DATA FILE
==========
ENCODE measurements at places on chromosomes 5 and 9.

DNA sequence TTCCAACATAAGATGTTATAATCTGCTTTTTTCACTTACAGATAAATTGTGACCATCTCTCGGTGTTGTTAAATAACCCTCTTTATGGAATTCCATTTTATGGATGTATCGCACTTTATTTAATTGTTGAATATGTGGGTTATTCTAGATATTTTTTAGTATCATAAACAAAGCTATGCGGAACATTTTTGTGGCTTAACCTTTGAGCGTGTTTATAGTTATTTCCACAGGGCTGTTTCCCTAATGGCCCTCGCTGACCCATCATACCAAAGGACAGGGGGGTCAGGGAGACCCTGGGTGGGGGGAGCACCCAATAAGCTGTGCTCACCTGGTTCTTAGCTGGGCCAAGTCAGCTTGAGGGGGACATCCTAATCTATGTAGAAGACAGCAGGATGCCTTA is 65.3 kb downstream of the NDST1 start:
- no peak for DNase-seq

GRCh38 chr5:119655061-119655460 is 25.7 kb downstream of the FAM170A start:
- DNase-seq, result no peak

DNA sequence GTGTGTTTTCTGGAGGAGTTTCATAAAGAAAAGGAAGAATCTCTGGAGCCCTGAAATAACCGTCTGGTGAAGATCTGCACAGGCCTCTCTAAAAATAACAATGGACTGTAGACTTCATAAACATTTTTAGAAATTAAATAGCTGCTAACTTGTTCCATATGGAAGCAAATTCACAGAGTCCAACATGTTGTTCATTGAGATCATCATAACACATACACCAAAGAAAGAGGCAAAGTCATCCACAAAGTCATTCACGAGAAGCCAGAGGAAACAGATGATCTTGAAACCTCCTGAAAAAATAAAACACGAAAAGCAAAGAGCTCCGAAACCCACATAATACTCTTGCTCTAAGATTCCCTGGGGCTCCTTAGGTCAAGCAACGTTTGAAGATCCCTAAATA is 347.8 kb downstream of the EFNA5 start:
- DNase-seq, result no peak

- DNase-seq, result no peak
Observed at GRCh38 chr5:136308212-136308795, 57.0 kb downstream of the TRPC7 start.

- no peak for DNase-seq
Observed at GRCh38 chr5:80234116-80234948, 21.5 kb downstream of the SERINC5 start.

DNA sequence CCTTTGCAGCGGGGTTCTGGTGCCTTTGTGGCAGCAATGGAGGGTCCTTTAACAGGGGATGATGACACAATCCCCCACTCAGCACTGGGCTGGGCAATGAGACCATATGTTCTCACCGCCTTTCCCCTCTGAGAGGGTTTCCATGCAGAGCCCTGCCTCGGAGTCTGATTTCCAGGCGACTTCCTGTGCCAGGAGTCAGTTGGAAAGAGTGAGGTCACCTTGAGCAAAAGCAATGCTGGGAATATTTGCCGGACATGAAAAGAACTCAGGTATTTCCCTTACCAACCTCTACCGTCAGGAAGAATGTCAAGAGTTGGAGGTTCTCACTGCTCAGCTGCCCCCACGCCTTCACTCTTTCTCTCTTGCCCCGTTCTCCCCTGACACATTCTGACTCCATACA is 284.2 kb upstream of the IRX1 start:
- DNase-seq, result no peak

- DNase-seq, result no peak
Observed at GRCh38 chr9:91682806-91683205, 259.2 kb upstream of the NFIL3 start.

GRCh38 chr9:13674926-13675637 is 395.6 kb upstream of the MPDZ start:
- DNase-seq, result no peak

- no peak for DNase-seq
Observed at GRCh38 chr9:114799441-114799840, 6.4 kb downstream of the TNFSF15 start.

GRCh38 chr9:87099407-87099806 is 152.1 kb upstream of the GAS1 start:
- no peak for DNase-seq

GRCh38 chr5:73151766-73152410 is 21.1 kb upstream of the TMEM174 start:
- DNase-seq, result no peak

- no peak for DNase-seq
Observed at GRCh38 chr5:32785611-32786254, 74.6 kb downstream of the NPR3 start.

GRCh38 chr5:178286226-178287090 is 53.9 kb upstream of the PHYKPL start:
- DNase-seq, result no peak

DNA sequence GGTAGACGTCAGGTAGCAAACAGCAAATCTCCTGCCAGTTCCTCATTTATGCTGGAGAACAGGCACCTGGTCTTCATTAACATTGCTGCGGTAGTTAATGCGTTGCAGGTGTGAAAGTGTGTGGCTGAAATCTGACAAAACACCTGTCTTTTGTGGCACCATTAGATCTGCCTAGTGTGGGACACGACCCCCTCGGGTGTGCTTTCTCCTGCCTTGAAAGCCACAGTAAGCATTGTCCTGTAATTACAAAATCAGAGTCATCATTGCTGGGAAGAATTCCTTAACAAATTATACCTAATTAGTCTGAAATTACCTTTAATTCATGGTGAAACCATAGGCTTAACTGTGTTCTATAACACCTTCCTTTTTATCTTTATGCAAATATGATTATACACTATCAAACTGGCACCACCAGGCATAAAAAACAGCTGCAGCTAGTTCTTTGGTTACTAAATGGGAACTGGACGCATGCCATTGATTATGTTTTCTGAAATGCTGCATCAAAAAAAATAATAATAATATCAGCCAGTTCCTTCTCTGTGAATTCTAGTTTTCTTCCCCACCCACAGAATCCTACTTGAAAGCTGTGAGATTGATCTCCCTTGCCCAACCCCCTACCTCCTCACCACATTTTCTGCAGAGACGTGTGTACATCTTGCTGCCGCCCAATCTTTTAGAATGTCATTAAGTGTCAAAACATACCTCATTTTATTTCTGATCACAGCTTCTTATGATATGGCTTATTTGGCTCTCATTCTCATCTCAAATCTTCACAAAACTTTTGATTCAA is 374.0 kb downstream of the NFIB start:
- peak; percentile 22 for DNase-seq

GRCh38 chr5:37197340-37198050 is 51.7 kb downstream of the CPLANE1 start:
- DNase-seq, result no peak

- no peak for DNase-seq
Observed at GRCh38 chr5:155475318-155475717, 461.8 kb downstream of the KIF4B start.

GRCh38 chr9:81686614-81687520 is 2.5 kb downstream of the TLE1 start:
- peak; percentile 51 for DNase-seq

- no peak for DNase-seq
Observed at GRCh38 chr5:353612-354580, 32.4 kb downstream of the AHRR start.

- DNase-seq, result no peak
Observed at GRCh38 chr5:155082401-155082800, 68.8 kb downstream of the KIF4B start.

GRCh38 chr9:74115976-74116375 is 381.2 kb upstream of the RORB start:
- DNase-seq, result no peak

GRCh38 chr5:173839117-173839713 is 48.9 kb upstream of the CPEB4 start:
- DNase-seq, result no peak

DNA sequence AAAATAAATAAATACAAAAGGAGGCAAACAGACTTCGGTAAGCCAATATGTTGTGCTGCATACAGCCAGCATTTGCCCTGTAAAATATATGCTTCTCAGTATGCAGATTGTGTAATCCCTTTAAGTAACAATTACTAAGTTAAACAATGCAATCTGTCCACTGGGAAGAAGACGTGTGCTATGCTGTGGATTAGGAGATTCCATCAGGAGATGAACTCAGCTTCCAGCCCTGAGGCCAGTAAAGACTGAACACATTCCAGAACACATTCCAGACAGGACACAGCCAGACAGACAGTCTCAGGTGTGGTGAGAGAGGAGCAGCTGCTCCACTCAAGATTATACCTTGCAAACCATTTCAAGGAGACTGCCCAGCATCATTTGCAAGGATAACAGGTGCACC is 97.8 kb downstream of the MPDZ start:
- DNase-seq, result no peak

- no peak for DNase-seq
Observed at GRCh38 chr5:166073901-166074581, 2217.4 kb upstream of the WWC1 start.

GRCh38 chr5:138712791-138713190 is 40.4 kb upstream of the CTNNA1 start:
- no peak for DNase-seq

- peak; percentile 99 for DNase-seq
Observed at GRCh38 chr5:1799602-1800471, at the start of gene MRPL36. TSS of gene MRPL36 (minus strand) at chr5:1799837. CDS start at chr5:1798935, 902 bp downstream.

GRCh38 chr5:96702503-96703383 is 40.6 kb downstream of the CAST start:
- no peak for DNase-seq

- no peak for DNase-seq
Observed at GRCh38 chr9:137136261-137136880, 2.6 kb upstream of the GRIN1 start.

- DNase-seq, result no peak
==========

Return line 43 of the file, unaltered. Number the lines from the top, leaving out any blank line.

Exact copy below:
- DNase-seq, result no peak